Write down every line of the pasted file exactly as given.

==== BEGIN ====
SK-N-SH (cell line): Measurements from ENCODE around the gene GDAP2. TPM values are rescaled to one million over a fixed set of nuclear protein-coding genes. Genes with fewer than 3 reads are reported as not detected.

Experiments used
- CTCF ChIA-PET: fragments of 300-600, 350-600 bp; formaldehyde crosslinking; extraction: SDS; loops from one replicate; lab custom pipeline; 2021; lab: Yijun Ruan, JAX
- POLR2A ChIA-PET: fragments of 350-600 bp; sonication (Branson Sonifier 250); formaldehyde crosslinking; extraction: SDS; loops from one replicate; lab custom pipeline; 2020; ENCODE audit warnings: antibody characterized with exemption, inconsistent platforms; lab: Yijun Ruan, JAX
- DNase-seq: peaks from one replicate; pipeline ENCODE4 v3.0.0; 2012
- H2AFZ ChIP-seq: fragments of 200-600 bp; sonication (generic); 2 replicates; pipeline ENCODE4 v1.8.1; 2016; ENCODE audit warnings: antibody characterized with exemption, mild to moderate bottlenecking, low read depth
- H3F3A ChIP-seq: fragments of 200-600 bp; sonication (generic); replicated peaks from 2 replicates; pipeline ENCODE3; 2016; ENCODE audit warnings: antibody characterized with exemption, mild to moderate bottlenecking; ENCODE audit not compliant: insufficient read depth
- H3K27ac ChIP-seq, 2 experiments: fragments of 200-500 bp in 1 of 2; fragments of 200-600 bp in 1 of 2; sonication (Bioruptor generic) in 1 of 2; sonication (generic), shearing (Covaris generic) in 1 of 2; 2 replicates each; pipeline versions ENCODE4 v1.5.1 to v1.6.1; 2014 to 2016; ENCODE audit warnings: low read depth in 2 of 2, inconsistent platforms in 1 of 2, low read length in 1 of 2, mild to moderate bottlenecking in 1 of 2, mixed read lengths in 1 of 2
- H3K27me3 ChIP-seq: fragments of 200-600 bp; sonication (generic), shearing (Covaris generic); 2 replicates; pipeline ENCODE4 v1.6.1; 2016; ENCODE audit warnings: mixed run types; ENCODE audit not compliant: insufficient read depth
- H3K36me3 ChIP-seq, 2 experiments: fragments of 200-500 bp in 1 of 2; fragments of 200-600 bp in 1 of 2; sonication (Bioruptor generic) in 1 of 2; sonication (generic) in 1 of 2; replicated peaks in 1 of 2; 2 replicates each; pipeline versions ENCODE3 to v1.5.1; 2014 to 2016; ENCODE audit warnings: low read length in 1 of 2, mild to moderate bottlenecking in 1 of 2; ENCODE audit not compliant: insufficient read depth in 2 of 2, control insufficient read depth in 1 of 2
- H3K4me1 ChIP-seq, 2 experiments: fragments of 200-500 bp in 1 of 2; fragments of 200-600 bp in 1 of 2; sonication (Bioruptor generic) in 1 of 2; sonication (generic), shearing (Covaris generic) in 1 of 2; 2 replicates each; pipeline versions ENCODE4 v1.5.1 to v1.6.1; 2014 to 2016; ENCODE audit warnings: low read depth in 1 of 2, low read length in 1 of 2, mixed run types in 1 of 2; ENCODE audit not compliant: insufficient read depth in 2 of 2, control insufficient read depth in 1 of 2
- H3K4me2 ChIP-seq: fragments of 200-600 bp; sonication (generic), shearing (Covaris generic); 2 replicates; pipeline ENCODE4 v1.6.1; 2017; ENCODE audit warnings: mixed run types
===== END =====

SK-N-SH (cell line): Measurements from ENCODE around the gene GDAP2. TPM values are rescaled to one million over a fixed set of nuclear protein-coding genes. Genes with fewer than 3 reads are reported as not detected.

Experiments used
- CTCF ChIA-PET: fragments of 300-600, 350-600 bp; formaldehyde crosslinking; extraction: SDS; loops from one replicate; lab custom pipeline; 2021; lab: Yijun Ruan, JAX
- POLR2A ChIA-PET: fragments of 350-600 bp; sonication (Branson Sonifier 250); formaldehyde crosslinking; extraction: SDS; loops from one replicate; lab custom pipeline; 2020; ENCODE audit warnings: antibody characterized with exemption, inconsistent platforms; lab: Yijun Ruan, JAX
- DNase-seq: peaks from one replicate; pipeline ENCODE4 v3.0.0; 2012
- H2AFZ ChIP-seq: fragments of 200-600 bp; sonication (generic); 2 replicates; pipeline ENCODE4 v1.8.1; 2016; ENCODE audit warnings: antibody characterized with exemption, mild to moderate bottlenecking, low read depth
- H3F3A ChIP-seq: fragments of 200-600 bp; sonication (generic); replicated peaks from 2 replicates; pipeline ENCODE3; 2016; ENCODE audit warnings: antibody characterized with exemption, mild to moderate bottlenecking; ENCODE audit not compliant: insufficient read depth
- H3K27ac ChIP-seq, 2 experiments: fragments of 200-500 bp in 1 of 2; fragments of 200-600 bp in 1 of 2; sonication (Bioruptor generic) in 1 of 2; sonication (generic), shearing (Covaris generic) in 1 of 2; 2 replicates each; pipeline versions ENCODE4 v1.5.1 to v1.6.1; 2014 to 2016; ENCODE audit warnings: low read depth in 2 of 2, inconsistent platforms in 1 of 2, low read length in 1 of 2, mild to moderate bottlenecking in 1 of 2, mixed read lengths in 1 of 2
- H3K27me3 ChIP-seq: fragments of 200-600 bp; sonication (generic), shearing (Covaris generic); 2 replicates; pipeline ENCODE4 v1.6.1; 2016; ENCODE audit warnings: mixed run types; ENCODE audit not compliant: insufficient read depth
- H3K36me3 ChIP-seq, 2 experiments: fragments of 200-500 bp in 1 of 2; fragments of 200-600 bp in 1 of 2; sonication (Bioruptor generic) in 1 of 2; sonication (generic) in 1 of 2; replicated peaks in 1 of 2; 2 replicates each; pipeline versions ENCODE3 to v1.5.1; 2014 to 2016; ENCODE audit warnings: low read length in 1 of 2, mild to moderate bottlenecking in 1 of 2; ENCODE audit not compliant: insufficient read depth in 2 of 2, control insufficient read depth in 1 of 2
- H3K4me1 ChIP-seq, 2 experiments: fragments of 200-500 bp in 1 of 2; fragments of 200-600 bp in 1 of 2; sonication (Bioruptor generic) in 1 of 2; sonication (generic), shearing (Covaris generic) in 1 of 2; 2 replicates each; pipeline versions ENCODE4 v1.5.1 to v1.6.1; 2014 to 2016; ENCODE audit warnings: low read depth in 1 of 2, low read length in 1 of 2, mixed run types in 1 of 2; ENCODE audit not compliant: insufficient read depth in 2 of 2, control insufficient read depth in 1 of 2
- H3K4me2 ChIP-seq: fragments of 200-600 bp; sonication (generic), shearing (Covaris generic); 2 replicates; pipeline ENCODE4 v1.6.1; 2017; ENCODE audit warnings: mixed run types